I'm come to the conclusion that I can do all the physical therapy in the world but if the nerves are damaged, although it may be reasonably helpful, it will not solve the problem. Or maybe it added to the problem - who knows? They gave me two exercises that caused my back to resume its deep ache every time I did them. I pointed out to one of the PTs that I now had a slight tingling on the outside surface of my left leg. Although she asked me how long it had been there, she didn't follow up with anything at all after I answered. I decided on my own (especially since my prescription was coming to an end) to stop doing those two exercises but now, even with several days' rest, Aleve and even my muscle relaxer on a couple of those nights, it's still there. It's not as bad but it's there. So have the nerves been damaged? Last time I went back to my surgeon, he indicated that nothing had changed much in my back and that I really only needed to come back to see him if my leg felt weaker; otherwise, he could recommend something for pain control. Since my leg is not weaker and my disc structure has not gotten worse, I'm left looking at the nerves as the culprit. So I've decided to give some herbs a try. I made a tincture yesterday with herbs that influence nerve function and we'll see if they'll help. I made a 16 oz pump bottle so I can add it to my morning smoothies. I make all my tinctures in glycerin so this one has a water/glycerin base and then a tablespoon and a half of Oatstraw, St. John's Wort, Siberian ginseng and Skullcap and then two tablespoons of Chamomile flowers.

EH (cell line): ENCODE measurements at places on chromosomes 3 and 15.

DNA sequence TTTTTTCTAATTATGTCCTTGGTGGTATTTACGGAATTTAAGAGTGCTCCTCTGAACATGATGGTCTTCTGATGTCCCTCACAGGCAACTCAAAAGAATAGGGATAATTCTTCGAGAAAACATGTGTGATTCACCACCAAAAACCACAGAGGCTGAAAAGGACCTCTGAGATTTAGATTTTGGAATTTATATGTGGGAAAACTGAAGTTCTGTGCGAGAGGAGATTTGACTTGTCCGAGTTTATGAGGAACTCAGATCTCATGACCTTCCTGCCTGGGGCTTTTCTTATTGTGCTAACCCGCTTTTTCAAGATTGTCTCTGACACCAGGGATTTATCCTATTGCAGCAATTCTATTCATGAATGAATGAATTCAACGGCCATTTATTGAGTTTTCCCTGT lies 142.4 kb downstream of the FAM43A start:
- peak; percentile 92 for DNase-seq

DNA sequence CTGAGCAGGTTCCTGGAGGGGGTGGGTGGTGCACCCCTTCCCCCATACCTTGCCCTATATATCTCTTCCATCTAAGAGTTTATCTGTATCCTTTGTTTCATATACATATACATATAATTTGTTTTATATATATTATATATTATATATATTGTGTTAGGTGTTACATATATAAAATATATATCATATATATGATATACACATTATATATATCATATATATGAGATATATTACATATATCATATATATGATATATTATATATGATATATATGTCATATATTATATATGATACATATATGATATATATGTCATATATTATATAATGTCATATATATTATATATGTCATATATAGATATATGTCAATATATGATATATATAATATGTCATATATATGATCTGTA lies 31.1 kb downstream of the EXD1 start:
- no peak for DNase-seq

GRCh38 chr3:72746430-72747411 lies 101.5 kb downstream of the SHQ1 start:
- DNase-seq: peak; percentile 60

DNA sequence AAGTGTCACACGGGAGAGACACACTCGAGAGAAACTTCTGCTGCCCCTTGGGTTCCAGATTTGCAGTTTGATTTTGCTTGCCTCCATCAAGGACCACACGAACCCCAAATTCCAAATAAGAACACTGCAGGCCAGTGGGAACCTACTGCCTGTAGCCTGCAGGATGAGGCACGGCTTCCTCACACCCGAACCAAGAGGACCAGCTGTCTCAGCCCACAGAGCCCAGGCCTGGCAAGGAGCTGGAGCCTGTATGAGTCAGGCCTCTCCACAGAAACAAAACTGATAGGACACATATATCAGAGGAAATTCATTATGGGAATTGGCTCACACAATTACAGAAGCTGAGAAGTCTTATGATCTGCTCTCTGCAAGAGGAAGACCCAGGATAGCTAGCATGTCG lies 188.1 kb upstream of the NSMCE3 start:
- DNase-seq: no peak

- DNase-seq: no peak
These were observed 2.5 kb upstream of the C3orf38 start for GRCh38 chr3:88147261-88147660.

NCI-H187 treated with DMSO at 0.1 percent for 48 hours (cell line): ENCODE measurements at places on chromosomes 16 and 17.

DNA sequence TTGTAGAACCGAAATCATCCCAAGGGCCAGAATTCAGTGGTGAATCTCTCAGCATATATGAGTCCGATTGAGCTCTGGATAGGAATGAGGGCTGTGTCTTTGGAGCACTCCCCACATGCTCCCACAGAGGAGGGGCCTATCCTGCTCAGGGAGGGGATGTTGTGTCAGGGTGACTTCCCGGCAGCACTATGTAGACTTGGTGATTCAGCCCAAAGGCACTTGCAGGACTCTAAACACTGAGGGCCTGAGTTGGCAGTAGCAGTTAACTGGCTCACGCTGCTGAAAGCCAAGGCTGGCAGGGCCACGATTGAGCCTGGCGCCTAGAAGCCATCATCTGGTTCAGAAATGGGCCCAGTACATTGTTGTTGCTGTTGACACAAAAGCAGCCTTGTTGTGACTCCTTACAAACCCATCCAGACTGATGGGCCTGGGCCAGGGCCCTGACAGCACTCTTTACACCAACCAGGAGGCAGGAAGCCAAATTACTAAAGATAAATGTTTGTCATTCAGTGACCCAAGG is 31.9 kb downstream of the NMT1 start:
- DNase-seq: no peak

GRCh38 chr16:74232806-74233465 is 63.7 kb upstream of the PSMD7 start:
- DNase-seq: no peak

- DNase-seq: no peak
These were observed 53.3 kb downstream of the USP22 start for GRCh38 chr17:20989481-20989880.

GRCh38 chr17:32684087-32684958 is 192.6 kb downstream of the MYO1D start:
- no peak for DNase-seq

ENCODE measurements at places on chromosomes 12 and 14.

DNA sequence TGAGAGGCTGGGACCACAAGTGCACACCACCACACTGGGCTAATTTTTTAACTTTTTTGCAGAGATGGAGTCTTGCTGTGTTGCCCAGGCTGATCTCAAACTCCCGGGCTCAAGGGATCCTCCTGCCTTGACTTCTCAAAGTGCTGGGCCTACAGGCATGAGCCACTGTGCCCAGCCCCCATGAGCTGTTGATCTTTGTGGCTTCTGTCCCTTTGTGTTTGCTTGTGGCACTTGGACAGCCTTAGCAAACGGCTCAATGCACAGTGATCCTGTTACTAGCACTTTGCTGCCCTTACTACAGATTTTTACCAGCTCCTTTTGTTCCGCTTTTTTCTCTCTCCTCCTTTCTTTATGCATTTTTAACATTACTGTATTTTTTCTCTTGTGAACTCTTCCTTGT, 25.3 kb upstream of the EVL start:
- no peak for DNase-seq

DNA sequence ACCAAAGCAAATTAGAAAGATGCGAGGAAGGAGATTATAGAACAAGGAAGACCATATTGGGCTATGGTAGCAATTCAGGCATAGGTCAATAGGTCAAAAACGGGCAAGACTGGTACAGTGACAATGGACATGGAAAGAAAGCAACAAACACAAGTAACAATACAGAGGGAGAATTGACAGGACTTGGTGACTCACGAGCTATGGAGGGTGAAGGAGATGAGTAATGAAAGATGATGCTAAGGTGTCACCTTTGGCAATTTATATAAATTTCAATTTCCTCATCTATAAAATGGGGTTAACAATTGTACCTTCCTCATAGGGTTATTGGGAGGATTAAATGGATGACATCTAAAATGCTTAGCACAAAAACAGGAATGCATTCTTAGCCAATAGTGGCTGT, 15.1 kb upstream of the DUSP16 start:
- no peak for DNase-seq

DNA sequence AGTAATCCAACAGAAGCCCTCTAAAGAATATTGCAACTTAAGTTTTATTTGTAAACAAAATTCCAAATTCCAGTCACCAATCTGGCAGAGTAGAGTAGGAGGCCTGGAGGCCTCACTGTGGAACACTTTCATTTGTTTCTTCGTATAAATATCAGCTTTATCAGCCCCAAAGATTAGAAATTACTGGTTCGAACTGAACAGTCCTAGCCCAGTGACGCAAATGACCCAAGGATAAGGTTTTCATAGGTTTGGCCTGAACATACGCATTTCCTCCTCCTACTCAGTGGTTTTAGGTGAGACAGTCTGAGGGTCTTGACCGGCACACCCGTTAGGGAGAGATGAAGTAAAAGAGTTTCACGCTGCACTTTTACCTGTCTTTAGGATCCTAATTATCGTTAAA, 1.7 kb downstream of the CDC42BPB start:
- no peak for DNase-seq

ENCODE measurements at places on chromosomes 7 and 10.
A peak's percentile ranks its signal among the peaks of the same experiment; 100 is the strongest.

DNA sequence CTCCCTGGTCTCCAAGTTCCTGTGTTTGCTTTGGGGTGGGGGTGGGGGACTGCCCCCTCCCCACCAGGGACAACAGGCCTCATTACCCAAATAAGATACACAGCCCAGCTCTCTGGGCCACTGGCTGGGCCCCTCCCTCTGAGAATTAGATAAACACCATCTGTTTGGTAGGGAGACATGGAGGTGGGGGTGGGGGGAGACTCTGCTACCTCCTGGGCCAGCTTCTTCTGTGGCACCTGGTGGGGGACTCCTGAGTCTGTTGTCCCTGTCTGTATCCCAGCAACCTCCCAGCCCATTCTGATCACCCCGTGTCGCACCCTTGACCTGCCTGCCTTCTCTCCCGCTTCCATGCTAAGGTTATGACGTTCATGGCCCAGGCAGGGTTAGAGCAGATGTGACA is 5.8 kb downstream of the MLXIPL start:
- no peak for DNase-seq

Several years ago, I sent a couple of class proposals to CSN (College of Southern Nevada) but waited too late to submit them. I never followed up, thinking the preparation alone would take too much time. However, they contacted me recently to see if I would be interested in teaching those classes. I met with them last week and it looks like I might teach a series of 2-hour classes on "how to make" stuff - herbal teas, tinctures, body balms, salves and body scrubs. It still looks like an awful lot of preparatory work but I remember what fun it was discovering I could make my own products and I hope it works out because I'd love to teach these classes.
One advantage of working in hospice is that I get to play with all the therapy dogs. This is Asher, a Corgi.